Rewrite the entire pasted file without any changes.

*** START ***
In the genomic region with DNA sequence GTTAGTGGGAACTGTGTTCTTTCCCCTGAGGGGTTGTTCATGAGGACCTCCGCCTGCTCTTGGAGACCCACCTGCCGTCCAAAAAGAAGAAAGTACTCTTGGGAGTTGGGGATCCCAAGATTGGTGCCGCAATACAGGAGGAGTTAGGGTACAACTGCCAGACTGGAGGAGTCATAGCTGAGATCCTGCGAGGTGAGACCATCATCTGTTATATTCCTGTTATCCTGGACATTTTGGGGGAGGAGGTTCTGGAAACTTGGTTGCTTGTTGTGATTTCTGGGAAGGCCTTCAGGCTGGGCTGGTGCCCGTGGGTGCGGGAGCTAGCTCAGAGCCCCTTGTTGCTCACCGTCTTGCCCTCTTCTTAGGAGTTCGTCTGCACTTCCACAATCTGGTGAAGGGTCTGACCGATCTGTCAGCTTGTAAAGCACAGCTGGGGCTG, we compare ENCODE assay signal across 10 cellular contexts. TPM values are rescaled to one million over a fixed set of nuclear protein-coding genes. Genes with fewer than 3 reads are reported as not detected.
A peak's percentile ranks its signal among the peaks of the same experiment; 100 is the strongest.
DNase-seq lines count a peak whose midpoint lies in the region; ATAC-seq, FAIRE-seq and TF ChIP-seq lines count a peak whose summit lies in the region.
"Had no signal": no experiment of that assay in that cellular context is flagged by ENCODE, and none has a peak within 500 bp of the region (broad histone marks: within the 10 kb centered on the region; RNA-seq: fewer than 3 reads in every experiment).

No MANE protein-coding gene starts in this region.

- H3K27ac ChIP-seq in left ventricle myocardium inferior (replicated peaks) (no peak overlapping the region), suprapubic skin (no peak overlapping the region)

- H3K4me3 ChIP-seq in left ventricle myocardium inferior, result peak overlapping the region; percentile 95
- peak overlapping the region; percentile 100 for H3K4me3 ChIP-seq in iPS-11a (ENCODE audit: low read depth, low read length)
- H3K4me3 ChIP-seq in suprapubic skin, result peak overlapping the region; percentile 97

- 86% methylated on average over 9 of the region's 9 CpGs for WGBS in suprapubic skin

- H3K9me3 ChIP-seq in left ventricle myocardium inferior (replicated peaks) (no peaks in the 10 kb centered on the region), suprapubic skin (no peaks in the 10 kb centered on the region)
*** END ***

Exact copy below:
In the genomic region with DNA sequence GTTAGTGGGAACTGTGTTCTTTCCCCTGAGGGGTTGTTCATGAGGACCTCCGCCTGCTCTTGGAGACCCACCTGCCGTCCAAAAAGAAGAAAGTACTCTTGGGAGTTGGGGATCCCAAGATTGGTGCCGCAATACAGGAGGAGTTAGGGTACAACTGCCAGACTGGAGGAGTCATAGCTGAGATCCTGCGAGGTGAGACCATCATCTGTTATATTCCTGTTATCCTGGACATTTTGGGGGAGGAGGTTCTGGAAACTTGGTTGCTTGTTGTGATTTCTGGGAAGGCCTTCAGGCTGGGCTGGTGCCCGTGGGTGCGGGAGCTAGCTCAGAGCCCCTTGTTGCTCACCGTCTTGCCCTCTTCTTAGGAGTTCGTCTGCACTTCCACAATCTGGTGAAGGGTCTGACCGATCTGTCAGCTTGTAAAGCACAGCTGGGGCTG, we compare ENCODE assay signal across 10 cellular contexts. TPM values are rescaled to one million over a fixed set of nuclear protein-coding genes. Genes with fewer than 3 reads are reported as not detected.
A peak's percentile ranks its signal among the peaks of the same experiment; 100 is the strongest.
DNase-seq lines count a peak whose midpoint lies in the region; ATAC-seq, FAIRE-seq and TF ChIP-seq lines count a peak whose summit lies in the region.
"Had no signal": no experiment of that assay in that cellular context is flagged by ENCODE, and none has a peak within 500 bp of the region (broad histone marks: within the 10 kb centered on the region; RNA-seq: fewer than 3 reads in every experiment).

No MANE protein-coding gene starts in this region.

- H3K27ac ChIP-seq in left ventricle myocardium inferior (replicated peaks) (no peak overlapping the region), suprapubic skin (no peak overlapping the region)

- H3K4me3 ChIP-seq in left ventricle myocardium inferior, result peak overlapping the region; percentile 95
- peak overlapping the region; percentile 100 for H3K4me3 ChIP-seq in iPS-11a (ENCODE audit: low read depth, low read length)
- H3K4me3 ChIP-seq in suprapubic skin, result peak overlapping the region; percentile 97

- 86% methylated on average over 9 of the region's 9 CpGs for WGBS in suprapubic skin

- H3K9me3 ChIP-seq in left ventricle myocardium inferior (replicated peaks) (no peaks in the 10 kb centered on the region), suprapubic skin (no peaks in the 10 kb centered on the region)